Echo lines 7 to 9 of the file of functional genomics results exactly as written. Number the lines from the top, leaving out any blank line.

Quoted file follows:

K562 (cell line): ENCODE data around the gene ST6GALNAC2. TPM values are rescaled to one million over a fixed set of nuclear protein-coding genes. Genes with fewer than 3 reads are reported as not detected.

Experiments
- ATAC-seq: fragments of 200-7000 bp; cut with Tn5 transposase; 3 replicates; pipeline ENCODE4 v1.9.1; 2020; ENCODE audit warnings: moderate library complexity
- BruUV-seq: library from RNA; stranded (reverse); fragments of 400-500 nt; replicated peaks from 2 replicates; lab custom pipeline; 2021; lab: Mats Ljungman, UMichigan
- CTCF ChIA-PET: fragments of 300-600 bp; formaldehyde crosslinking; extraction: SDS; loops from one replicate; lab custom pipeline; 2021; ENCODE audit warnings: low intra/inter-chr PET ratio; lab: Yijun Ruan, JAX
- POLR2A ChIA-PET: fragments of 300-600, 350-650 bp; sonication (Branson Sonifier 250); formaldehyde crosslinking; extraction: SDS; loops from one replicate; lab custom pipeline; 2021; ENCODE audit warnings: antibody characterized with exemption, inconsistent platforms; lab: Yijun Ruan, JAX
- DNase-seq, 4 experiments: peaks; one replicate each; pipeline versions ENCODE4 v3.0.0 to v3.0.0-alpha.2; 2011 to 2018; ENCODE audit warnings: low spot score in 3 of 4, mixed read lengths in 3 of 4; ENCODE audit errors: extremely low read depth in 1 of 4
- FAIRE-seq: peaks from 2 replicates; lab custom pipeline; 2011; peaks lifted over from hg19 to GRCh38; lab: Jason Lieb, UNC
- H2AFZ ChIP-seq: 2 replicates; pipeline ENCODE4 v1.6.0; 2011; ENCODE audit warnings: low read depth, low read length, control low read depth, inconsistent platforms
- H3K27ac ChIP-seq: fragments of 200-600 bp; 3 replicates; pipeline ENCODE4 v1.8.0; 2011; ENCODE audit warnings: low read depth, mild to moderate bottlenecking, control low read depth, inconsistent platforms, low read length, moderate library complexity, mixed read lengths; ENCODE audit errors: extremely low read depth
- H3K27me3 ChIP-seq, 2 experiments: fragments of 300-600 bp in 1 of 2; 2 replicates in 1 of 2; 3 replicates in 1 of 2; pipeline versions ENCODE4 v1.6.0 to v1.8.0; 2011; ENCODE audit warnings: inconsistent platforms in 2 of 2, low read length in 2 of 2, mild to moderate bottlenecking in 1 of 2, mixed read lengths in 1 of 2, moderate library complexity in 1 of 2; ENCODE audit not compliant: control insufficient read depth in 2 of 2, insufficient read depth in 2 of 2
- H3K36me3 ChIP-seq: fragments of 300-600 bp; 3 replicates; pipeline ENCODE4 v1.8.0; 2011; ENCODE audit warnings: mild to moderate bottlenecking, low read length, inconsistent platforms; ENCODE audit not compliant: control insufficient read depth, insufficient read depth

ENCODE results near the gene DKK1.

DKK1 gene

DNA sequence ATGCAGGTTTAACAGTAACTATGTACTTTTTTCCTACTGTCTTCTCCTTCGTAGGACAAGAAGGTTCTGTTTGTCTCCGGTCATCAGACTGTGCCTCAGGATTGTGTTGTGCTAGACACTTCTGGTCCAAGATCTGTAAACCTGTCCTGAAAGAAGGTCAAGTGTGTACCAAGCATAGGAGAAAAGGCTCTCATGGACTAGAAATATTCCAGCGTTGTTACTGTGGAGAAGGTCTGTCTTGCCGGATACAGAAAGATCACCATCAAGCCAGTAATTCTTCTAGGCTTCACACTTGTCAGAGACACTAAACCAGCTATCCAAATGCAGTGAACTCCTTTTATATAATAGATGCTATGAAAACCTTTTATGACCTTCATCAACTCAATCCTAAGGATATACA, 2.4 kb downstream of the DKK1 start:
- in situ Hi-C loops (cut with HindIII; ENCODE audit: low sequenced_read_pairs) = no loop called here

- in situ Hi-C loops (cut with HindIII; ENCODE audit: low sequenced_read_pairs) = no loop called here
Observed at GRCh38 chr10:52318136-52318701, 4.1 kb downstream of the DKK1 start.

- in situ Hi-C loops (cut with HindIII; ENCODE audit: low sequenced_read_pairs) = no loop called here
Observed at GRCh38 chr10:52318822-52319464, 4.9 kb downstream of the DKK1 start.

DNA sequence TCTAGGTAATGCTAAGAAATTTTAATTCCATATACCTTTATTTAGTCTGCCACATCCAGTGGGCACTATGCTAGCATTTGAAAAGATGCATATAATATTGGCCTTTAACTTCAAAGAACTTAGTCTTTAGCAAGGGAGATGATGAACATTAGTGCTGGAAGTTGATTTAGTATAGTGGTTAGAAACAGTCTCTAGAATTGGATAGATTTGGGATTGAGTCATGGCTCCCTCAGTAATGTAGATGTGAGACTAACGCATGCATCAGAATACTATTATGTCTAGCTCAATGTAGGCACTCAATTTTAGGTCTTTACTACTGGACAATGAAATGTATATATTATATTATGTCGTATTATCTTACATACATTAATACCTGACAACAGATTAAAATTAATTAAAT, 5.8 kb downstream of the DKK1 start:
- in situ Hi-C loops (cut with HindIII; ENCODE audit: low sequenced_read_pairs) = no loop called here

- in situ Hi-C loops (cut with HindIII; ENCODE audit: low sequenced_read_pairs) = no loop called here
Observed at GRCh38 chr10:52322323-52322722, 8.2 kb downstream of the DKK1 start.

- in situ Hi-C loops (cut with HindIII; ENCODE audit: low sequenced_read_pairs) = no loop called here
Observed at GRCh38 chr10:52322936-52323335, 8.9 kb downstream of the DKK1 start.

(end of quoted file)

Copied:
- DNase-seq, 4 experiments: peaks; one replicate each; pipeline versions ENCODE4 v3.0.0 to v3.0.0-alpha.2; 2011 to 2018; ENCODE audit warnings: low spot score in 3 of 4, mixed read lengths in 3 of 4; ENCODE audit errors: extremely low read depth in 1 of 4
- FAIRE-seq: peaks from 2 replicates; lab custom pipeline; 2011; peaks lifted over from hg19 to GRCh38; lab: Jason Lieb, UNC
- H2AFZ ChIP-seq: 2 replicates; pipeline ENCODE4 v1.6.0; 2011; ENCODE audit warnings: low read depth, low read length, control low read depth, inconsistent platforms